Consolidation could help homeowners with debt worries
“We could see more borrowers who don’t meet the criteria of traditional lenders or who have accrued debt that has worsened their credit score.”
October 10 marks World Mental Health Day, and as we move through the cost of living crisis, we will likely continue to see rising financial debt sadly taking a toll on the mental well-being of borrowers.
A recent survey by YouGov for StepChange Debt Charity found that 45% of all UK adults – the equivalent of 23 million people – have struggled to meet household bills and credit commitments in recent months , compared to 30% in October. 2021 and 15% in March 2020.
This means that the number of people struggling with their financial commitments has increased by eight million in less than a year.
His research shows that 12% of adults – the equivalent of six million people – are currently behind on at least one household bill, with 2.4 million people reporting being behind on their energy bill.
Additional research from the charity shows that 48% of adults say their mental health has been negatively affected by the rising cost of living, rising to 83% for those in arrears with household bills.
As bills continue to climb this winter and more borrowers potentially find themselves in the red or taking out more credit, its essential advisors are aware of the options available to homeowners, especially after a period where home values have gone up.
Some advisors may still be hesitant to consider a second charge for debt consolidation purposes, perhaps for fear of increasing the owner’s debt. While a second charge may not be the solution for all borrowers looking to consolidate their expenses, it could be a beneficial option for some.
A homeowner who has lost their job, for example, may have temporarily started to fall behind with their regular loan or household bills. As a workaround, they may have taken on more loan or credit card debt, which not only results in multiple monthly repayments, but also additional late fees, which hurts their credit score.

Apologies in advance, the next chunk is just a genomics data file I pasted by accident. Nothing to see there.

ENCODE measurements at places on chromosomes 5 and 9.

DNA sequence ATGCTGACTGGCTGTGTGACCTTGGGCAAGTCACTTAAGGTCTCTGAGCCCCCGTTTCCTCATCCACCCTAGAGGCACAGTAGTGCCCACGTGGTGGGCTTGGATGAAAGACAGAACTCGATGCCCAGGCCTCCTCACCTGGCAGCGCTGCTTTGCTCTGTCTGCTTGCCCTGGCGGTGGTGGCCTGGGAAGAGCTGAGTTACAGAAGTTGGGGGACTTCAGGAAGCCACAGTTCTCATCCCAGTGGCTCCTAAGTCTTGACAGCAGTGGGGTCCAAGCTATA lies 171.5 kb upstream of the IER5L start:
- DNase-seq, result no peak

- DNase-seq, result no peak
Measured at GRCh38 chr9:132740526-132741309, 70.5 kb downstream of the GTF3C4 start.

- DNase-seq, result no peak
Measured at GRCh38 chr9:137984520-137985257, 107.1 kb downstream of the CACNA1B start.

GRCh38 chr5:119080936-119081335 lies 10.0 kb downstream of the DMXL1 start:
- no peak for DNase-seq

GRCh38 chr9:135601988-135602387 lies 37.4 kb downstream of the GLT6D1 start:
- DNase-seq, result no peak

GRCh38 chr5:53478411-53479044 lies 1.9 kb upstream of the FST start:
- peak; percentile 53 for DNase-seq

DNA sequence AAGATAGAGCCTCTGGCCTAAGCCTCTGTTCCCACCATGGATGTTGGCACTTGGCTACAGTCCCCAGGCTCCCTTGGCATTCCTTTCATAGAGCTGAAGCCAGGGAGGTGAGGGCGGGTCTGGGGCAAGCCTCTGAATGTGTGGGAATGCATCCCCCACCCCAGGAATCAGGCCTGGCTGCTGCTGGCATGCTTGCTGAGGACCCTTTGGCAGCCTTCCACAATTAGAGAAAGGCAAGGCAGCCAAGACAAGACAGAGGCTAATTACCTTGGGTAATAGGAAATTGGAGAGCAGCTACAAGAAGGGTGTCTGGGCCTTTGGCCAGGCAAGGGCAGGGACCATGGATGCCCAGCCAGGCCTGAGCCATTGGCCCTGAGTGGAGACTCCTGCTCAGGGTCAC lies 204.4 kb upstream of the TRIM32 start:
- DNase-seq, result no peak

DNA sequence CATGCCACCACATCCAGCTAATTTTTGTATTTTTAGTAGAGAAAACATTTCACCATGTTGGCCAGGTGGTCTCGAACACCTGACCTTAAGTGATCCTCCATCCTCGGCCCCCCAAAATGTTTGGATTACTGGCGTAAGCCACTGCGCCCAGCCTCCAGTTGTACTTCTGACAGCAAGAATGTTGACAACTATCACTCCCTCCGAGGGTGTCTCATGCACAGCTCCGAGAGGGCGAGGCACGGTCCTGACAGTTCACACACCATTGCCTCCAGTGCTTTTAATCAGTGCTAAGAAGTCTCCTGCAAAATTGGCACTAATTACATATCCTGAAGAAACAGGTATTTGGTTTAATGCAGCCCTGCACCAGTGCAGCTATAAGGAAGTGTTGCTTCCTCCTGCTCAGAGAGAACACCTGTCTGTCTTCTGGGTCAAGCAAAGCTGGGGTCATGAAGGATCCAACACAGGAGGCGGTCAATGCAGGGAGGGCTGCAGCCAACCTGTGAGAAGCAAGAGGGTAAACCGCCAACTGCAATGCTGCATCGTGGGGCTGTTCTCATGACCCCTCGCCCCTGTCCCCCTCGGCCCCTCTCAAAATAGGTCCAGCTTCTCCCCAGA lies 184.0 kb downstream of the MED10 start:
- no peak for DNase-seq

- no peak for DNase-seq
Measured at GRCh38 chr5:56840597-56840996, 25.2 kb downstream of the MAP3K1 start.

Although the homeowner has since started a new permanent job, his poor credit rating may mean he cannot consolidate his debt through a mortgage.
A second charge for debt consolidation can help such a borrower regain financial control of their debts by consolidating them into one monthly payment and potentially reducing their monthly expenses. By assessing a borrower’s financial situation on an individual basis and looking at their current situation – not just their credit history – we can make an informed loan decision.
With the UK in the midst of heightened economic uncertainty, we could see more borrowers who do not meet the criteria of traditional lenders or who may have accumulated debt that has worsened their credit score.
The Bank of England’s latest Money & Credit report continues to show UK borrowers’ reliance on credit. On a net basis, a further £1.1bn of consumer credit was borrowed in August, following £1.5bn of borrowing in July.
This was split between £0.7bn on credit cards and £0.4bn via other forms of consumer credit. The annual growth rate of all consumer credit remained at 7% in August; the highest rate since March 2019, while the annual growth rate of credit card borrowing also remained unchanged at 12.9%, the highest since October 2005.
We are unlikely to see any significant decline in these numbers given the upcoming rise in mortgage rates and bills.
As borrowers continue to take out credit, for some a deterioration in their financial situation will also mean the same for their mental wellbeing and it is imperative that we are equipped to help homeowners with their borrowing options.